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Vestibular compensation revisited
|Published in||Otolaryngology - Head and Neck Surgery. 1998, vol. 119, no. 1, p. 34-42|
|Abstract||Vestibular compensation for the static and dynamic disorders induced by unilateral labyrinthectomy is a good model of plasticity in the central nervous system. After the lesion, the static deficits generally disappear in a few days, whereas recuperation of the dynamic, vestibular-related synergies is much slower and merely partial. The goal of this article is to reexamine some aspects of vestibular compensation in light of several recent findings. In the first part, we show that in vertebrates the organization of the neural networks underlying vestibular reflexes is deeply linked with the skeletal geometry of the animals. Accordingly, we propose that the neuronal mechanisms underlying vestibular compensation might be plane specific. We then deal with several issues related to the exact timing of vestibular compensation in various species. In the second part, we give several examples showing that vestibular compensation can now be studied at the molecular and cellular levels. For instance, we summarize some of our recent data, which indicate that glial cells could be strongly involved in the compensation process.|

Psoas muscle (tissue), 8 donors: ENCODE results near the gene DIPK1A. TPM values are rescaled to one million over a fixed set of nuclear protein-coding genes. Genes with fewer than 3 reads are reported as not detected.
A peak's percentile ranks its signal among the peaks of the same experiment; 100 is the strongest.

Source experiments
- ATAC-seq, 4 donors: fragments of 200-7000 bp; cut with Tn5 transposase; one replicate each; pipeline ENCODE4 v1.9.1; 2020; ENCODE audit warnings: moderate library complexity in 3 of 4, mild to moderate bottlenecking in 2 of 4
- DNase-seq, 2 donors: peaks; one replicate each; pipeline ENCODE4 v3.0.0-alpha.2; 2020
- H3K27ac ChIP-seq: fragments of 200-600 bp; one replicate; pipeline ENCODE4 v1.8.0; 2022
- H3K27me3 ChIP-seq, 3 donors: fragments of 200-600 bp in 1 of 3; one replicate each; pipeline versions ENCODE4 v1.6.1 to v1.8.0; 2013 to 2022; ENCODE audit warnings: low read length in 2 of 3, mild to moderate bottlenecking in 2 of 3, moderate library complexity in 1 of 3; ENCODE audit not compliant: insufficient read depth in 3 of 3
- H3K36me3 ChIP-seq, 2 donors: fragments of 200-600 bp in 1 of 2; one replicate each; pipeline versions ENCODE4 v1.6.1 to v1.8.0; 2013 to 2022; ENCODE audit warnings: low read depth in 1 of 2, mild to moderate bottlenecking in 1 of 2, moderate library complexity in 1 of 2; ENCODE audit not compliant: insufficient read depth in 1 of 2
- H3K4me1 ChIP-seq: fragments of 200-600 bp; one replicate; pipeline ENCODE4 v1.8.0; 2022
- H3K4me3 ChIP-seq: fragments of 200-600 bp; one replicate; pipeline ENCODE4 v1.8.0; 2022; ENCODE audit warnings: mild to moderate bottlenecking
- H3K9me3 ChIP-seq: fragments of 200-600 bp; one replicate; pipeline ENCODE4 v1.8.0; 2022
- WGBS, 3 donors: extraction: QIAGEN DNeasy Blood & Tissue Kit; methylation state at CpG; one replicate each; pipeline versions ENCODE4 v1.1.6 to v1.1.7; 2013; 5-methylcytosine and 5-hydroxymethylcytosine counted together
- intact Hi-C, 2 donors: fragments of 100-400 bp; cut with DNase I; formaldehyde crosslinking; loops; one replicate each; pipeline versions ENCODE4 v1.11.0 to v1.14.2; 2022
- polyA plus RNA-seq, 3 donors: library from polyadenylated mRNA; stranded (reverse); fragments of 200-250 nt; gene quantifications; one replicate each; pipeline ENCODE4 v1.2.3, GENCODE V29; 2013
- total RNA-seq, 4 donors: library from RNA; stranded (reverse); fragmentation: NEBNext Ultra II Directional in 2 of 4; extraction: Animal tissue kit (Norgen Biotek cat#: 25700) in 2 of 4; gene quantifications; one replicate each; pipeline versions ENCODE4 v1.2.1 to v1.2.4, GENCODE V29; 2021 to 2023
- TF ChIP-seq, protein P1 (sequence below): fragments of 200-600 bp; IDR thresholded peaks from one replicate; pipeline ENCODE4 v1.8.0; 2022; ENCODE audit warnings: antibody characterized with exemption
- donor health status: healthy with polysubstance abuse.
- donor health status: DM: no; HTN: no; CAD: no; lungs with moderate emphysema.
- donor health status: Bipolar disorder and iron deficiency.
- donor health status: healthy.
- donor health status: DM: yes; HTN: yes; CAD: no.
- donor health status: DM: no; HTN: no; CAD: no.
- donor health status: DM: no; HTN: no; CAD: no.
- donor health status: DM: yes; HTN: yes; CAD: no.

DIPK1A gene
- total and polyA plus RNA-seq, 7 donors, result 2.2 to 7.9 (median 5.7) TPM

|Keywords||Adaptation, Physiological/ physiology — Animals — Convalescence — Disease Models, Animal — Ear, Inner/innervation/ physiopathology/ surgery — Fixation, Ocular/physiology — Guinea Pigs — Humans — Nerve Net/physiopathology — Neuroglia/physiology — Neuronal Plasticity/ physiology — Posture/physiology — Rats — Receptors, N-Methyl-D-Aspartate/physiology — Reflex/physiology — Skeleton — Time Factors — Vestibular Nerve/ physiopathology|